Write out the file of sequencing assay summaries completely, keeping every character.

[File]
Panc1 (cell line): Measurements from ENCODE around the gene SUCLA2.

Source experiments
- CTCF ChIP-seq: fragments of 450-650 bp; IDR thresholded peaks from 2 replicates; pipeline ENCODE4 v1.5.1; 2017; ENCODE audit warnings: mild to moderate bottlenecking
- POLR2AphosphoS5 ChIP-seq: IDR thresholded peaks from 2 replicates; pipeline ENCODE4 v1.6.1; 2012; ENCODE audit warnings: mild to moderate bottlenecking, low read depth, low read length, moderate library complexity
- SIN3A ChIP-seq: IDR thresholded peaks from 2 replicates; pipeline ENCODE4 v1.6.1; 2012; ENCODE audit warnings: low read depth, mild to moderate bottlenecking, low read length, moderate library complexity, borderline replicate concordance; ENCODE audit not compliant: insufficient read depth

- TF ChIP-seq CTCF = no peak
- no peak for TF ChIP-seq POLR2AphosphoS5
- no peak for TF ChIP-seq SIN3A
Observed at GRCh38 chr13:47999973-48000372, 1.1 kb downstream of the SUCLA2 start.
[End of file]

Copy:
Panc1 (cell line): Measurements from ENCODE around the gene SUCLA2.

Source experiments
- CTCF ChIP-seq: fragments of 450-650 bp; IDR thresholded peaks from 2 replicates; pipeline ENCODE4 v1.5.1; 2017; ENCODE audit warnings: mild to moderate bottlenecking
- POLR2AphosphoS5 ChIP-seq: IDR thresholded peaks from 2 replicates; pipeline ENCODE4 v1.6.1; 2012; ENCODE audit warnings: mild to moderate bottlenecking, low read depth, low read length, moderate library complexity
- SIN3A ChIP-seq: IDR thresholded peaks from 2 replicates; pipeline ENCODE4 v1.6.1; 2012; ENCODE audit warnings: low read depth, mild to moderate bottlenecking, low read length, moderate library complexity, borderline replicate concordance; ENCODE audit not compliant: insufficient read depth

- TF ChIP-seq CTCF = no peak
- no peak for TF ChIP-seq POLR2AphosphoS5
- no peak for TF ChIP-seq SIN3A
Observed at GRCh38 chr13:47999973-48000372, 1.1 kb downstream of the SUCLA2 start.